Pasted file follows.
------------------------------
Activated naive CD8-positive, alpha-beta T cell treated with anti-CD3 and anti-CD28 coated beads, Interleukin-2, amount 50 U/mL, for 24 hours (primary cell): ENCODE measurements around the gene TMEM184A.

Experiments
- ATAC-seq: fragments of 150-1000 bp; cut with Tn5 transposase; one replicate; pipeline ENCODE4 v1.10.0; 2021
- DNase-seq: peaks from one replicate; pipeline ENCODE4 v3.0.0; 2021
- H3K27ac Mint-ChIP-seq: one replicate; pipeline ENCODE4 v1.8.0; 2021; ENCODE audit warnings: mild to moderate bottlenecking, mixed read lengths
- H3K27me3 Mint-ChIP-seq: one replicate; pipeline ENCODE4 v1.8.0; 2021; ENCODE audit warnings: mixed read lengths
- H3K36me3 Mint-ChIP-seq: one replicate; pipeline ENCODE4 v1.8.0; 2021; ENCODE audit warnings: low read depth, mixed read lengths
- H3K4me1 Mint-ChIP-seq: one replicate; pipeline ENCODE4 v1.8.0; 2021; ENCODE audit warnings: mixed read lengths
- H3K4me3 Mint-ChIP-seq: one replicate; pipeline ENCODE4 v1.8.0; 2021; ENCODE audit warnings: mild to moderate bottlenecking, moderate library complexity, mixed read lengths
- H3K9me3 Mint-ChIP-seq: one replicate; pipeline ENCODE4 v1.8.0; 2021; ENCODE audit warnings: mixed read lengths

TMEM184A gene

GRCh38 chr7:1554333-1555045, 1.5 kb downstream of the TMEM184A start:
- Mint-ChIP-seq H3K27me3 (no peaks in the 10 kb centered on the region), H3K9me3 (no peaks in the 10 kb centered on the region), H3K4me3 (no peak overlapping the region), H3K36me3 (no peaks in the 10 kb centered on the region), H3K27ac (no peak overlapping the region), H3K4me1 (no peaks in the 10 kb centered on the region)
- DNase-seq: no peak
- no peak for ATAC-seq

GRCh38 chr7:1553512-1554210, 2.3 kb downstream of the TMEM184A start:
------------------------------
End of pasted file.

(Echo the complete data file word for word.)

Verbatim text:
Activated naive CD8-positive, alpha-beta T cell treated with anti-CD3 and anti-CD28 coated beads, Interleukin-2, amount 50 U/mL, for 24 hours (primary cell): ENCODE measurements around the gene TMEM184A.

Experiments
- ATAC-seq: fragments of 150-1000 bp; cut with Tn5 transposase; one replicate; pipeline ENCODE4 v1.10.0; 2021
- DNase-seq: peaks from one replicate; pipeline ENCODE4 v3.0.0; 2021
- H3K27ac Mint-ChIP-seq: one replicate; pipeline ENCODE4 v1.8.0; 2021; ENCODE audit warnings: mild to moderate bottlenecking, mixed read lengths
- H3K27me3 Mint-ChIP-seq: one replicate; pipeline ENCODE4 v1.8.0; 2021; ENCODE audit warnings: mixed read lengths
- H3K36me3 Mint-ChIP-seq: one replicate; pipeline ENCODE4 v1.8.0; 2021; ENCODE audit warnings: low read depth, mixed read lengths
- H3K4me1 Mint-ChIP-seq: one replicate; pipeline ENCODE4 v1.8.0; 2021; ENCODE audit warnings: mixed read lengths
- H3K4me3 Mint-ChIP-seq: one replicate; pipeline ENCODE4 v1.8.0; 2021; ENCODE audit warnings: mild to moderate bottlenecking, moderate library complexity, mixed read lengths
- H3K9me3 Mint-ChIP-seq: one replicate; pipeline ENCODE4 v1.8.0; 2021; ENCODE audit warnings: mixed read lengths

TMEM184A gene

GRCh38 chr7:1554333-1555045, 1.5 kb downstream of the TMEM184A start:
- Mint-ChIP-seq H3K27me3 (no peaks in the 10 kb centered on the region), H3K9me3 (no peaks in the 10 kb centered on the region), H3K4me3 (no peak overlapping the region), H3K36me3 (no peaks in the 10 kb centered on the region), H3K27ac (no peak overlapping the region), H3K4me1 (no peaks in the 10 kb centered on the region)
- DNase-seq: no peak
- no peak for ATAC-seq

GRCh38 chr7:1553512-1554210, 2.3 kb downstream of the TMEM184A start: